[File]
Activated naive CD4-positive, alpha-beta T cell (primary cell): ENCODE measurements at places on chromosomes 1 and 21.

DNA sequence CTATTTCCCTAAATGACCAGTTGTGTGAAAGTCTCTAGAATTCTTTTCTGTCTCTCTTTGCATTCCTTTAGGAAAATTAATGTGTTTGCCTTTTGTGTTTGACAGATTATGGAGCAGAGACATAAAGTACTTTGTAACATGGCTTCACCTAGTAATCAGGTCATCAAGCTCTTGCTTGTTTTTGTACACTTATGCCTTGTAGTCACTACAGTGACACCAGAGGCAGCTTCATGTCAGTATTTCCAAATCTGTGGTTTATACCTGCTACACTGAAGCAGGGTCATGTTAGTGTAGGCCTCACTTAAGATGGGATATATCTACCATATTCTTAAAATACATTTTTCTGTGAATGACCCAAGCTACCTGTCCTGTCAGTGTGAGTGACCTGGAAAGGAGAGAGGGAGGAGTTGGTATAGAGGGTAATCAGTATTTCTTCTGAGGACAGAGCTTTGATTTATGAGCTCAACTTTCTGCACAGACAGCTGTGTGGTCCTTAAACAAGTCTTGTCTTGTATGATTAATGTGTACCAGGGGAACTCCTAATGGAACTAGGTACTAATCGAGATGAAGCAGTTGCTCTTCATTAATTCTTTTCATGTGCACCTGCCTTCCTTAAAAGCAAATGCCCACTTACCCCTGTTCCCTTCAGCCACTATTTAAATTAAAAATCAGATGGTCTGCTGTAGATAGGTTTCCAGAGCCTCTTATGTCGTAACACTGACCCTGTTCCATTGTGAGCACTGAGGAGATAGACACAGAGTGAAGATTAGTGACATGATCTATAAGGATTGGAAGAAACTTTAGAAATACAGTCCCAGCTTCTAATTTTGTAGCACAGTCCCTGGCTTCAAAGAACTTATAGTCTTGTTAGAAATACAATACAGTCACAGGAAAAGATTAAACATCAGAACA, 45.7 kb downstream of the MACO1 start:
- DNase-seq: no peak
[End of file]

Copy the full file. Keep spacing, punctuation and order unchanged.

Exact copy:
Activated naive CD4-positive, alpha-beta T cell (primary cell): ENCODE measurements at places on chromosomes 1 and 21.

DNA sequence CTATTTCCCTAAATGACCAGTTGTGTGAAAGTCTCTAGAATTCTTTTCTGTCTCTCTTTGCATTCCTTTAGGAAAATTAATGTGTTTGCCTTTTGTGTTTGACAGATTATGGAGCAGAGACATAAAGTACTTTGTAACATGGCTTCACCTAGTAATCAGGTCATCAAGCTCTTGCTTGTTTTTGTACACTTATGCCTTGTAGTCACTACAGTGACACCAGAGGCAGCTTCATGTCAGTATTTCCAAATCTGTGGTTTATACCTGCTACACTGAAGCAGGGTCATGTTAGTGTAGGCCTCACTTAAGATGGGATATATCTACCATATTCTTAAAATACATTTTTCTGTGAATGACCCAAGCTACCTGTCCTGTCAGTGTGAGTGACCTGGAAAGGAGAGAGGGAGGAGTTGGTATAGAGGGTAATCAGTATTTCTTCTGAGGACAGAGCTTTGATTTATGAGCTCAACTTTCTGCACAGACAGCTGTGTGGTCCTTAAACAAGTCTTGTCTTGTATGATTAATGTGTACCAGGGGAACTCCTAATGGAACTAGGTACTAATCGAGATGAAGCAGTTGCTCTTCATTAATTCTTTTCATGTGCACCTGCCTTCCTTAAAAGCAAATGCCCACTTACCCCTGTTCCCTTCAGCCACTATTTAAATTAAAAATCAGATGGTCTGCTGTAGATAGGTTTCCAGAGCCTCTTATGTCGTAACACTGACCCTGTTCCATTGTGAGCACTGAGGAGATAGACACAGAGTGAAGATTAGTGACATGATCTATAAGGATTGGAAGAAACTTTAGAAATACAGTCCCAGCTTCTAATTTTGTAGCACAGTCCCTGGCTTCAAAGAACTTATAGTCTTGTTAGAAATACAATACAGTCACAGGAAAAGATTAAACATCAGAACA, 45.7 kb downstream of the MACO1 start:
- DNase-seq: no peak